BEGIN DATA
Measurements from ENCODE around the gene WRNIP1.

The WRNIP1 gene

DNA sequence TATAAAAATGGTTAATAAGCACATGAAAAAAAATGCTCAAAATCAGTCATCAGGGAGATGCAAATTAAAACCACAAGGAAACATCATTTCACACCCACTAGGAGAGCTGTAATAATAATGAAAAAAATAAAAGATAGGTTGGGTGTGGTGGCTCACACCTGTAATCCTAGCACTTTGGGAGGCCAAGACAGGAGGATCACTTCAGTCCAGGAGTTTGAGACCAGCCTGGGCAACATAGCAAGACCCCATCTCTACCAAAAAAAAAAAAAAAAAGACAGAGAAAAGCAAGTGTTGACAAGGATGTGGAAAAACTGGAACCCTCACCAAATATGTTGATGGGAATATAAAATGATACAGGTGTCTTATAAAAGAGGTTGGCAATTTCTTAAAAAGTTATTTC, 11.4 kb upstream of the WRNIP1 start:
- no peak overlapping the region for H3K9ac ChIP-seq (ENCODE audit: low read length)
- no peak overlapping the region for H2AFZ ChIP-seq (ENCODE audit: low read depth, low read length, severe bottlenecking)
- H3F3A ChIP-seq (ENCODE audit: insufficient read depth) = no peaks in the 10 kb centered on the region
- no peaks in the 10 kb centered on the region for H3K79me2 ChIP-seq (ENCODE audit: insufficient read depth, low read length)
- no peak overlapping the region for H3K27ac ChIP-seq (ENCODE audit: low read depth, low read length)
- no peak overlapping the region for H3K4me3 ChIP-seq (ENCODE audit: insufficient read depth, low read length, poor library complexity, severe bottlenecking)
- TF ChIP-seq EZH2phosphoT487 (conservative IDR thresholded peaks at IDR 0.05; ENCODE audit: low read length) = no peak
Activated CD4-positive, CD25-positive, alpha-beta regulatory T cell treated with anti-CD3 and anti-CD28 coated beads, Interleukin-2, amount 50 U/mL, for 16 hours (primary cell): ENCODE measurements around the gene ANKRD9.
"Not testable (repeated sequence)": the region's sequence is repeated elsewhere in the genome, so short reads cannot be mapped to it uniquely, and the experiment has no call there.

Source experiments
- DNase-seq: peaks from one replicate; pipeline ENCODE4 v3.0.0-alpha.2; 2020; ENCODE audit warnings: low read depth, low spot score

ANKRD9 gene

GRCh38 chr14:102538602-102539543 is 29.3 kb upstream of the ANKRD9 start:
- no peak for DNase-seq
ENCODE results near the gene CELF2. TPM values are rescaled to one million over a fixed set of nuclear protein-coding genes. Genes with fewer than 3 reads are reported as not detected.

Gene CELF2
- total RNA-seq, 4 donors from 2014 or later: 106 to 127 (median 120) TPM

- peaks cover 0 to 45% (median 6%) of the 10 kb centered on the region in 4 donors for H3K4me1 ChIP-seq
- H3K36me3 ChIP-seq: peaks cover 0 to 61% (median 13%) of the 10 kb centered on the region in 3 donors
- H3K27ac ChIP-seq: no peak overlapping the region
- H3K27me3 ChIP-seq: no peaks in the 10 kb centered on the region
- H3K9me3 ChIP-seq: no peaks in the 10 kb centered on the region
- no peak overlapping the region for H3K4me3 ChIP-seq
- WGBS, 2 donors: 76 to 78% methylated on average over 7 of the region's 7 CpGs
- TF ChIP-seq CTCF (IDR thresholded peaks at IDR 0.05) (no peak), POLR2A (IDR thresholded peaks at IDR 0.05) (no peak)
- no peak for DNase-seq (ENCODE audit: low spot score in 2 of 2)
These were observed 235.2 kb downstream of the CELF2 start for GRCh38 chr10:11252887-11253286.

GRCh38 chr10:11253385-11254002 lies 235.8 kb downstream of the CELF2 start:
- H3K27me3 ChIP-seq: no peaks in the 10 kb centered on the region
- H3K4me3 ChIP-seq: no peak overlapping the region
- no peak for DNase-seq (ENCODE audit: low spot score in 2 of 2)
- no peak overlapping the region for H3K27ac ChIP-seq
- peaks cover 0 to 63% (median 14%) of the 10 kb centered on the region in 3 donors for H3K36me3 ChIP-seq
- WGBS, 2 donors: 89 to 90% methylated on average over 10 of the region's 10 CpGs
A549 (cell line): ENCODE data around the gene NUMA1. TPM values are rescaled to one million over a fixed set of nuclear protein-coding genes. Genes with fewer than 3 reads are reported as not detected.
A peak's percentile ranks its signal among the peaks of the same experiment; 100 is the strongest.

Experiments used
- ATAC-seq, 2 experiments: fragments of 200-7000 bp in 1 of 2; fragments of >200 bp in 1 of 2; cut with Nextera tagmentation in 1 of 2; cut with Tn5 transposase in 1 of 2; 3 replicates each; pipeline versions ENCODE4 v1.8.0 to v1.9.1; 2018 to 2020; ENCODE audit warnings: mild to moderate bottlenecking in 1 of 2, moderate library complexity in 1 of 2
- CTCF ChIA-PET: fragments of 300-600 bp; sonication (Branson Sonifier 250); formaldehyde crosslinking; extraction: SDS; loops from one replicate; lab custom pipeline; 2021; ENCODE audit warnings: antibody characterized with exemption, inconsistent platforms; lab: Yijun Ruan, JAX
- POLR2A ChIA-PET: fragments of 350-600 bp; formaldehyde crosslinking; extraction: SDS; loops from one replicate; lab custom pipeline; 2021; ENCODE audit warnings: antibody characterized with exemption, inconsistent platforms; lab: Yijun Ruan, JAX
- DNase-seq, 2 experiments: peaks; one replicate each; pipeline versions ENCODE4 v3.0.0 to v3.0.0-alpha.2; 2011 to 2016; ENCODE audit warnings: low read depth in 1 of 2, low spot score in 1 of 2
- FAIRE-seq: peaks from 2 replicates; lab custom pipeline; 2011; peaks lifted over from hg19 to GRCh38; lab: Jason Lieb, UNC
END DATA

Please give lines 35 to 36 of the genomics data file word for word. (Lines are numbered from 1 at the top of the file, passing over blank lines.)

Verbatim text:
- no peak overlapping the region for H3K27ac ChIP-seq
- peaks cover 0 to 63% (median 14%) of the 10 kb centered on the region in 3 donors for H3K36me3 ChIP-seq